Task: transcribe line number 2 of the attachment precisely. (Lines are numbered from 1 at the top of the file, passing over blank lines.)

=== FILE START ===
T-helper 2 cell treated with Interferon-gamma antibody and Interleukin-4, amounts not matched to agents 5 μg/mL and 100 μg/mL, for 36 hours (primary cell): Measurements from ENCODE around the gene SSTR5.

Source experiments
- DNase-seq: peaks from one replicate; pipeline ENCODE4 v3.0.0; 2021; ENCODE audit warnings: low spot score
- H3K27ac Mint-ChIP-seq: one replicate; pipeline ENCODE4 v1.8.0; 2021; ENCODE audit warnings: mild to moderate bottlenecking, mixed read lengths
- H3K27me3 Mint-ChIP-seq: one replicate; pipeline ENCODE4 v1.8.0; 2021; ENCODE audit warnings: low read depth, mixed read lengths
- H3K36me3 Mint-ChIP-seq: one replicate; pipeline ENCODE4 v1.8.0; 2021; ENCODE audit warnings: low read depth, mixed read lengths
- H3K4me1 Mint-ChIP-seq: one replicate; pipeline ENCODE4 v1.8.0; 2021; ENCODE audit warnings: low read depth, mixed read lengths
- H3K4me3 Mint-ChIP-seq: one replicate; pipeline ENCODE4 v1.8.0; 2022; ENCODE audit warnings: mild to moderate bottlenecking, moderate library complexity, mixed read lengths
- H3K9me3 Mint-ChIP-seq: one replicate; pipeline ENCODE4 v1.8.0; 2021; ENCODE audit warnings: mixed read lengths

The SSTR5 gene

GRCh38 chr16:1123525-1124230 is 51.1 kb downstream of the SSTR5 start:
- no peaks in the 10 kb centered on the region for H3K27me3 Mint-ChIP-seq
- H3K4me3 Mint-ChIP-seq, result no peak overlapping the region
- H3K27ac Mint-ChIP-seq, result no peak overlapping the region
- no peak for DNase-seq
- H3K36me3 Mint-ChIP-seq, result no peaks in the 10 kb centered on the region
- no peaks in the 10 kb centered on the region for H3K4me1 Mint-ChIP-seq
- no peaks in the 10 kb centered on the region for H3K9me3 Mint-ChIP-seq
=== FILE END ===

Source experiments